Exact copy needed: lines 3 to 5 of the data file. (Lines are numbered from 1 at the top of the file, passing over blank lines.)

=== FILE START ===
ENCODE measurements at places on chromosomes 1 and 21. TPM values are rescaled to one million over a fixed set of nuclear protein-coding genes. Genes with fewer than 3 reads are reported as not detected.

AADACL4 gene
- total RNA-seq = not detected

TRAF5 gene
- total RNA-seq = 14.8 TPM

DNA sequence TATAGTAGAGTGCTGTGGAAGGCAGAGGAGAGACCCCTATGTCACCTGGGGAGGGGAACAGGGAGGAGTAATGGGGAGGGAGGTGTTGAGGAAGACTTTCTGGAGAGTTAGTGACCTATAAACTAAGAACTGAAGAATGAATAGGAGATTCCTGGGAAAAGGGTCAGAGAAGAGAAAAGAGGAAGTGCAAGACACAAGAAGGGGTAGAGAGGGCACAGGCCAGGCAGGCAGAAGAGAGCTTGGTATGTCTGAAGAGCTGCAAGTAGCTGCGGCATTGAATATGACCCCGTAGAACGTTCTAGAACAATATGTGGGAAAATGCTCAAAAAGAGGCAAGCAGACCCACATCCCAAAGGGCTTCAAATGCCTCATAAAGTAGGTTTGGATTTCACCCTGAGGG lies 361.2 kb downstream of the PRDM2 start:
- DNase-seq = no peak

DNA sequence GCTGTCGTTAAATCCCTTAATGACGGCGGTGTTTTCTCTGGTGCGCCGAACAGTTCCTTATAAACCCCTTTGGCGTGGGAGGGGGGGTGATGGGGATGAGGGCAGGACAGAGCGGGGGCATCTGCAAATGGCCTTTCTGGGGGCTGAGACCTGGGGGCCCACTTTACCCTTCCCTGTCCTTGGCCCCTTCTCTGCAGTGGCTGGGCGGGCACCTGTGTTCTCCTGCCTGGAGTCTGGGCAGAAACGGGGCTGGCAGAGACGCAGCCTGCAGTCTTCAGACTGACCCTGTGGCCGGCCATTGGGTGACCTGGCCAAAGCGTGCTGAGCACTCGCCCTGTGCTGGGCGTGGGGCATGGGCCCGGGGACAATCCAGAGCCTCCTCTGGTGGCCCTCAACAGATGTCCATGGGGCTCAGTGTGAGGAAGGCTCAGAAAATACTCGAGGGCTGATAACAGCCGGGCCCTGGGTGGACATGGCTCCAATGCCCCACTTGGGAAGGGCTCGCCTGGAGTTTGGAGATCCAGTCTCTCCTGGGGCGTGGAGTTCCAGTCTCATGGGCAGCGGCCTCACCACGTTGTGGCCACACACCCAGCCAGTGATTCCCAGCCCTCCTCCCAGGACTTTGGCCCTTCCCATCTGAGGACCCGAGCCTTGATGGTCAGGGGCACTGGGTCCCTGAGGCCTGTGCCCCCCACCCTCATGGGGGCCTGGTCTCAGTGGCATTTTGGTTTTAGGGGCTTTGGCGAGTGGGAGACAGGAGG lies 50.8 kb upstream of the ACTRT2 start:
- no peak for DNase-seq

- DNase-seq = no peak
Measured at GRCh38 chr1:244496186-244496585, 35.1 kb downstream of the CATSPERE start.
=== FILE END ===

- total RNA-seq = not detected

TRAF5 gene
- total RNA-seq = 14.8 TPM